Diet of Austerity: Class, Food & Climate Change
By Elaine Graham-Leigh
Zero Books, 2015
Like the author of this interesting book on food and climate change, I have been struck by the way that the question of diet, and in particular meat eating, has become central to debates on tackling climate change.
In her introduction, Elaine Graham-Leigh notes the many ways that advocates for non-meat diets are inserting this message into the climate movement. Slogans that argue that only vegetarian diets can save the planet, or that genuine environmentalists are vegan, are common place.
But the argument has also reached higher levels, with NGOs, governments and politicians frequently advocating this approach.
Graham-Leigh's book is a challenge to this approach. She rightly argues that the danger is that veganism fails to address the real causes of climate change, will not actually have the desired effects and, most importantly, shifts the focus of blame for climate change onto predominately working class people.
Unusually for a book on the environment, class is a central part of Graham-Leigh's book. She notes that “as with discussions of austerity, it seems that those who have the least are the ones who have the greatest responsibility to be restrained in consuming it”.
Graham-Leigh illustrates this by quoting Jonathan Porritt in 2004. Porritt argued that meat-eating was a “moral outrage and a threat to ourselves … and future generations” but that his real problem was with “cheap meat”. She argues that “the concentration here on price suggests that what is problematic here is not bourgeois meat consumption, but consumption by the poor, who would not be able to afford to do it if it were priced 'properly'”.
This leads to an important insight by Graham-Leigh: “What we are seeing here is the general panic about obesity becoming a vehicle for expressing ruling-class fears about the demands and appetites of the poor, fears which are particularly pointed at a time when working-class living standards are under attack.”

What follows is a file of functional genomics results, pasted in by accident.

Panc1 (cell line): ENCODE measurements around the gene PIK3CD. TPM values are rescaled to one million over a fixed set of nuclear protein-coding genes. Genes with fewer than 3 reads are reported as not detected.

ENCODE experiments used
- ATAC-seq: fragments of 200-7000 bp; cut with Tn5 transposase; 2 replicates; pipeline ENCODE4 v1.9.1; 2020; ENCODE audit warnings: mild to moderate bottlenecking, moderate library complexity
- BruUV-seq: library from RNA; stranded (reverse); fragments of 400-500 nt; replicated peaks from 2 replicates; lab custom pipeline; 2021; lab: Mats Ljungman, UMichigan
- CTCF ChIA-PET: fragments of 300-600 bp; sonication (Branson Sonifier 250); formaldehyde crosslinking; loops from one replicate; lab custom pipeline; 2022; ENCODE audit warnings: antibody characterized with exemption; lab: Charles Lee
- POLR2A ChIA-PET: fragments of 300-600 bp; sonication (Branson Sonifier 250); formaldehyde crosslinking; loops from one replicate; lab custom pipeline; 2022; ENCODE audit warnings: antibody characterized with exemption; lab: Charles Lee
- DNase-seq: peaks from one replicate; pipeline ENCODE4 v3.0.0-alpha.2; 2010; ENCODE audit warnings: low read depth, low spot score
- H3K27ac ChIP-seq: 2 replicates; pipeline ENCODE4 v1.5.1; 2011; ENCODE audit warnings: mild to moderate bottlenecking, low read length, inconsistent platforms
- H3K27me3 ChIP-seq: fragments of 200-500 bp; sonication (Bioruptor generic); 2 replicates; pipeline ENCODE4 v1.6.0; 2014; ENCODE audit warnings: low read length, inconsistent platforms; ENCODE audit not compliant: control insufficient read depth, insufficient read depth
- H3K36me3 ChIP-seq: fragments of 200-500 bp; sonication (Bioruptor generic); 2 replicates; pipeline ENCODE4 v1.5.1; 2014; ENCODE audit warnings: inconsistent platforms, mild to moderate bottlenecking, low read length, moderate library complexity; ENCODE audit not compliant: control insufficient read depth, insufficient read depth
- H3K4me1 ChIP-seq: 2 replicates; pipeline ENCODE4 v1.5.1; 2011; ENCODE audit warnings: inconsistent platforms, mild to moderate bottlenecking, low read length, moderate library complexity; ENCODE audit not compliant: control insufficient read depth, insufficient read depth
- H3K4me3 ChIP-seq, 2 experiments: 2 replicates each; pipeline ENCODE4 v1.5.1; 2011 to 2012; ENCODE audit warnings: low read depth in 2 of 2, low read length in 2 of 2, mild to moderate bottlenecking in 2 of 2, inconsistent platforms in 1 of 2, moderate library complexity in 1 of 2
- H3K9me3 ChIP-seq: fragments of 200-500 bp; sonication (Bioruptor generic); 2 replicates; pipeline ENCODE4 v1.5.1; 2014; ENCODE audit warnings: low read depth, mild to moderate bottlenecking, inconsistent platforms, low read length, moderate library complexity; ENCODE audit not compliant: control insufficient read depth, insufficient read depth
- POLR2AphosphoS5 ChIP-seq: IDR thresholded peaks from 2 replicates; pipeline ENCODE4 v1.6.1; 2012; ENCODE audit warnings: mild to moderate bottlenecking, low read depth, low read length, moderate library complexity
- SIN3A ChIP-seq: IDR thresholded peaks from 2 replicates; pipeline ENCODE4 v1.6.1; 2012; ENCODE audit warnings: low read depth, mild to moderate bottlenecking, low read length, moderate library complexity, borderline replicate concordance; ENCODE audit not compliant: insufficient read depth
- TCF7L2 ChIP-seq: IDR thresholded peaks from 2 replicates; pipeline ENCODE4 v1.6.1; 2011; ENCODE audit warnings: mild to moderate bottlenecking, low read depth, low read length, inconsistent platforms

Much of the environmental movement sees consumption (of commodities, not just food) as the driving force of environmental destruction. Because of this focus, tackling climate change becomes a question of demanding that people purchase less, eat less, waste less.
There can seem to be some logic to this, but it misunderstands the nature of capitalism and how the system causes environmental damage.
At the heart of this book is an explanation of how capitalism's need to accumulate for the sake of accumulation drives environmental destruction. Contrary to popular belief, and the hopes of those who advocate consumerism as a solution to environmental problems, production under this system is not driven by consumer demand, but by the desire to maximise profits.
The book has some fine examples of how corporations have manufactured needs in order to sell new commodities. Notable among this is the example of the way that processed foods, frequently highlighted as particularly damaging to the environment and health, are preferred by capitalists because the processing itself adds layers of profits.
Thus Graham-Leigh shows how the “choices” people make about what food to buy and eat are not made in a vacuum, but are the result of the nature of the system and government policy. It is also the result of the food system itself, dominated by the interests of supermarkets, which causes enormous amounts of waste at all stages of the food system.
Once again, rather than the problem being workers buying too much food and then throwing it away, it is a food system whose major components have a “business model [which] is based on procedures which entail wastage”.
The book is an important Marxist contribution to contemporary debates about food and climate change. If I have one criticism, it is that Graham-Leigh deliberately ducks the question of the “future socialist society” in her final chapter. She argues that it is “counterproductive … to prescribe what a different society after capitalism might look like”.
We cannot “prescribe” it, but we can at least argue on the basis of historical experience what some elements of that society might be, and how they can be part of an alternative to capitalism.
Of particular importance in this regard is the idea of democratic planning, which I think holds the key to how future societies could deal with the question of feeding the world in a sustainable way. I think it's a shame that Elaine Graham-Leigh didn't explore this a little bit more, as it weakens what is an otherwise important book.
[Reprinted from Climate and Capitalism. Martin Empson is the author of Land and Labour: Marxism, Ecology and Human History.]